Building the SumoBot

Designing and Building the SumoBot is the first step to taking part in the MakerLessons' Sumo Bot Competition. Sumo Bots can be built from any variety of building materials from metal, wood, or crafting supplies. Depending on your budget and skill level you can tweak the design constraints of your competition. Because of the nature of the competition with the SumoBots smashing into each other, it is suggested that you build it out of a material that can handle continued abuse and an elongated competition. This page will show you how to build a SumoBot chassis, shell, and drivetrain using the standard rules and regulations using primarily sheet metal. Sheetmetal will allow for the double use of a sturdy chassis and protective shell as one. But before building the SumoBot we must start with the design. 

The Design

When choosing your design you should consider all your design constraints and the materials you want to use. Both of these will inform what you can design and how it must be shaped. You should follow the Engineering Design Process for this entire project. The EDP will help guide you and will be informed by the rest of this page. Remember that the Engineering Design Process is a cyclical and repeatable process. You can restart or modify your design at any point in the following steps. 

Your constraints are the rules and regulations that your SumoBot League agrees on- when using the official MakerLessons' SumoBot Rules and Regulations, your main concerns will be total size, weight, and safety.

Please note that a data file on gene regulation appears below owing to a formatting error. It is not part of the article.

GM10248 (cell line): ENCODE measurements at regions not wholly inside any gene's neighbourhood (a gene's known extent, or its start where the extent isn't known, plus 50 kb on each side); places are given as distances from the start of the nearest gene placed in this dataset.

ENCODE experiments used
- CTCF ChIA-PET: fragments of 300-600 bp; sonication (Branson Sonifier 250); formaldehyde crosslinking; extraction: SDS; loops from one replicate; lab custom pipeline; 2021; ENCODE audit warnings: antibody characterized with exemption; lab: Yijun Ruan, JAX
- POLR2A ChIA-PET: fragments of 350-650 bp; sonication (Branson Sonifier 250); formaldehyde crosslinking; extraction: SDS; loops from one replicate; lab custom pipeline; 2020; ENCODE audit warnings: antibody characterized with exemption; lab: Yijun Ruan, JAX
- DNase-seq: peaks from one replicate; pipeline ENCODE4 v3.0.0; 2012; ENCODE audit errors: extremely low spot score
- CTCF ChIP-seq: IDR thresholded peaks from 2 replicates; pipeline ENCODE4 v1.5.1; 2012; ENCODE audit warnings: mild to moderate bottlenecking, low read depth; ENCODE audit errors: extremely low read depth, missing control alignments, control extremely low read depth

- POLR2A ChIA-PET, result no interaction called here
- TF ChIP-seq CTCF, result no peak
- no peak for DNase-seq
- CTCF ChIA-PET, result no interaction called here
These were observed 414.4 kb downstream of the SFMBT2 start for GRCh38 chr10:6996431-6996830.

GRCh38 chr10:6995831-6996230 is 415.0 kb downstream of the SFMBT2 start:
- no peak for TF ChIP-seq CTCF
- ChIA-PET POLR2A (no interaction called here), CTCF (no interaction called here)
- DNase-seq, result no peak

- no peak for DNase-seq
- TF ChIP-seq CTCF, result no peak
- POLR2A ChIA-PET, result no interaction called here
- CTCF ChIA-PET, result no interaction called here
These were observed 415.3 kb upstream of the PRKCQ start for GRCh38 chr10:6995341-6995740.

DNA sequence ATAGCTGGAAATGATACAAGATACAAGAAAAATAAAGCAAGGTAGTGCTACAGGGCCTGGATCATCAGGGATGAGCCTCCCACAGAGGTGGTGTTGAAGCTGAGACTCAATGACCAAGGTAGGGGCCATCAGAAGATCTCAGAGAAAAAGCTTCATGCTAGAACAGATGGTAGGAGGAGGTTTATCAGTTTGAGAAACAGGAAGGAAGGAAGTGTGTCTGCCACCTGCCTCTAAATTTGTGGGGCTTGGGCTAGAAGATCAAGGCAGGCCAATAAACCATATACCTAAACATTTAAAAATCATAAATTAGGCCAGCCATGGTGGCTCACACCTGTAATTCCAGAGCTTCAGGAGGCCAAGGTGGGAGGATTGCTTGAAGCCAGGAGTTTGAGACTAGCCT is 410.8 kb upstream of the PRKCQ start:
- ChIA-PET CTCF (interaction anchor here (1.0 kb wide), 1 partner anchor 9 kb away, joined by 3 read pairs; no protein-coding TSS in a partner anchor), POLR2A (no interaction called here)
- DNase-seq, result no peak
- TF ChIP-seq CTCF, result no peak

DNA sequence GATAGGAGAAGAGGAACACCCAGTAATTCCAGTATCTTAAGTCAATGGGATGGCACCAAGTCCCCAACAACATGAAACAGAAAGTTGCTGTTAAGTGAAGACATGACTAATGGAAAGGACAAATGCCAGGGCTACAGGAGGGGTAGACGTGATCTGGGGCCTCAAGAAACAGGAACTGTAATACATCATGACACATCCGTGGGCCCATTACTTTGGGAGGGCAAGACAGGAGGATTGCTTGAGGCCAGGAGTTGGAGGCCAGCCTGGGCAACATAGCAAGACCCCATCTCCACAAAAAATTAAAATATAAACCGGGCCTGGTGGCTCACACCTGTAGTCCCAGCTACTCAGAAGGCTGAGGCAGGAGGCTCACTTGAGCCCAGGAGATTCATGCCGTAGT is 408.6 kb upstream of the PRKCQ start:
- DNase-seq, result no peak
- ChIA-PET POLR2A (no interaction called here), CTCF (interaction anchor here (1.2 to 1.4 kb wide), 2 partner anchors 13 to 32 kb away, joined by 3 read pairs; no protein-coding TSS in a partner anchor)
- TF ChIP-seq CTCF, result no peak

The Steps of Creating your Sheet Metal Profile

Step One: Start with Paper

Once you have a sketch or 3D model of your SumoBot you have to convert it into a surface development drawing. This is the process of laying down the sides of a 3D model into a 2D flat shape that we will use later to transfer to sheet metal and bend. You can use paper surface development to fold along your bend lines into a rough prototype of what your SumoBot will look like. Take some time to figure out where the motors, wheels, and other hardware or accessories will go. Paper is cheap and this step can be repeated as often as you need until you are happy with your product. 

Step Two: Paper Prototype 

Using the paper surface development to fold along your bend lines into a rough prototype of what your SumoBot will look like. You can use this model to test fit your motor and any drive train assembly prototypes that you have. Be sure to double-check the total size and other design constraints that are in the rules during this step. 

Step Three: Switch to Cardboard or Foam Core

Once you have settled on a design and are happy with your paper prototype, you should switch to another cheap consumable: cardboard (this can be substituted for FoamCore if you have access to it.) The purpose of this model is that the cardboard has some integrity to it and can be used to actually mount and test fit all your motors, wheels, and other hardware or accessories. This prototype can be used to actually move and test drive your SumoBot if you connect the controller. If something is wrong or the SumoBot doesn't work as intended, repeat Steps One and Two

Step Four: Bend the Cardboard or Foam Core along the Fold Lines

Using your Surface development that was transferred to a stiffer material, bend along the dashed bend lines. A helpful way to do this is to use the back end of an X-acto knife or pen, to crush the material along the bend line. This will allow the material to bend easier because you will have removed the compression component of K-Factor and Bending.

Step Five: Secure Prototype

Using a combination of hot glue and tape, secure the edges of your Cardboard or Foam Core where they intersect. This is also the time where we can re-add the lid to the SumoBot. When building a SumoBot, you should consider keeping the internal electrical and mechanical systems covered for long-term protection and durability.